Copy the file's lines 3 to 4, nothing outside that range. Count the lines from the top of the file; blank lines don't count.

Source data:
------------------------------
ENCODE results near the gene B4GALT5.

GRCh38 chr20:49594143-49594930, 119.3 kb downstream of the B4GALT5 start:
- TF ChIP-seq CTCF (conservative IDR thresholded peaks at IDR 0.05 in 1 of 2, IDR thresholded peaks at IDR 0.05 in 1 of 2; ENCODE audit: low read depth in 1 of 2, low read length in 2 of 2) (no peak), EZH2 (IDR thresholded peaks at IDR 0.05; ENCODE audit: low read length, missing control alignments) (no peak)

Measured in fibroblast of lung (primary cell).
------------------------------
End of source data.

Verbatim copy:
- TF ChIP-seq CTCF (conservative IDR thresholded peaks at IDR 0.05 in 1 of 2, IDR thresholded peaks at IDR 0.05 in 1 of 2; ENCODE audit: low read depth in 1 of 2, low read length in 2 of 2) (no peak), EZH2 (IDR thresholded peaks at IDR 0.05; ENCODE audit: low read length, missing control alignments) (no peak)

Measured in fibroblast of lung (primary cell).